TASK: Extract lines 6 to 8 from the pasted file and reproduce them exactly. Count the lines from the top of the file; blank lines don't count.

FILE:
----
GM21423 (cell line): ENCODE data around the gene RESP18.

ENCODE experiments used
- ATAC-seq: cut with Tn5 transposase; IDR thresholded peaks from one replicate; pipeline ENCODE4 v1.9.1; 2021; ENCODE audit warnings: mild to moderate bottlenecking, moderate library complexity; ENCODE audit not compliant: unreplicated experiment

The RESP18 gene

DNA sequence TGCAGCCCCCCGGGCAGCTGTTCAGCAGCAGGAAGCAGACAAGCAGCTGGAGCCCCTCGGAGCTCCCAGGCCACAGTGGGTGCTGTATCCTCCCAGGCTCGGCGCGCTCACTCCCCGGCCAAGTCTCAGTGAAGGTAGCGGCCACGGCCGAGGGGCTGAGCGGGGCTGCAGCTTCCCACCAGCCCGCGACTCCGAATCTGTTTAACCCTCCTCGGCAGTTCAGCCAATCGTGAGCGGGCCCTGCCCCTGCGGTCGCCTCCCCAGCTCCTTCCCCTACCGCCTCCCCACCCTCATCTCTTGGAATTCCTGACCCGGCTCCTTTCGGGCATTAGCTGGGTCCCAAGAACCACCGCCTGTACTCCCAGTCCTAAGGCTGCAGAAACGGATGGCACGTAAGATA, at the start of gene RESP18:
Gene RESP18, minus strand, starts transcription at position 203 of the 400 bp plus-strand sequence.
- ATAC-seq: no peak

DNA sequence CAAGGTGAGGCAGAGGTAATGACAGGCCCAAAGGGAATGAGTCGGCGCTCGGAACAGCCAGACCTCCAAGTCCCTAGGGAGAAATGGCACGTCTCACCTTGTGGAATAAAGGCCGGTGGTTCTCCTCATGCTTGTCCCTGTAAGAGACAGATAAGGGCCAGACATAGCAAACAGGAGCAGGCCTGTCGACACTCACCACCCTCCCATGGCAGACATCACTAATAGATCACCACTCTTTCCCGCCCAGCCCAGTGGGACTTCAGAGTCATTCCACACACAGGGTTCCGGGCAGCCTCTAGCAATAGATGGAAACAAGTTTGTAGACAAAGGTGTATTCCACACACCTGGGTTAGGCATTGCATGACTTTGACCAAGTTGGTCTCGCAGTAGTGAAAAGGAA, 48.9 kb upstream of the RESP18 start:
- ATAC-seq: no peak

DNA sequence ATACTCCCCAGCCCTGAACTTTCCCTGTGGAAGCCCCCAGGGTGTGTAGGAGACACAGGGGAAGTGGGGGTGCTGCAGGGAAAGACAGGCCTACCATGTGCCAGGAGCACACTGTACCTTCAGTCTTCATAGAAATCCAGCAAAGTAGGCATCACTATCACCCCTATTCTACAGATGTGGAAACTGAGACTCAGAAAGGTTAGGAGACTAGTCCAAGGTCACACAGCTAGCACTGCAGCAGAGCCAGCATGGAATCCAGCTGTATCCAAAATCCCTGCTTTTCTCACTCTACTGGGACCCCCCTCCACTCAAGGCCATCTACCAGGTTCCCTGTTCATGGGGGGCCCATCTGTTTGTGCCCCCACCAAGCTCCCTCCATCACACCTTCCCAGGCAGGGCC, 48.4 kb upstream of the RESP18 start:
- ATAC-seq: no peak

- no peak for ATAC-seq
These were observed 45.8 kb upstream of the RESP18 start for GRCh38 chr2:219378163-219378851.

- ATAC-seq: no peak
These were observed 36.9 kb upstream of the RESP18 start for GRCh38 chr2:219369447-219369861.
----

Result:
Gene RESP18, minus strand, starts transcription at position 203 of the 400 bp plus-strand sequence.
- ATAC-seq: no peak

DNA sequence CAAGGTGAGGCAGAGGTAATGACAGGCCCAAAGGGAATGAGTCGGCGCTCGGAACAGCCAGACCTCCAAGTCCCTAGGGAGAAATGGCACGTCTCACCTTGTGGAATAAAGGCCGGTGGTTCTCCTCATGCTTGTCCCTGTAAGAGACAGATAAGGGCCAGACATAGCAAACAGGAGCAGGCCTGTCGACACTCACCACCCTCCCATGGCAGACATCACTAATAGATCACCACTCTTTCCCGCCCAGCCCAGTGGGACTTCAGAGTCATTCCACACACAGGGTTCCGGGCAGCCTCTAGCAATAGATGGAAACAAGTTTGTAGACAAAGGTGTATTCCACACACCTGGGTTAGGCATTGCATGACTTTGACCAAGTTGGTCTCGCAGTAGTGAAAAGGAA, 48.9 kb upstream of the RESP18 start: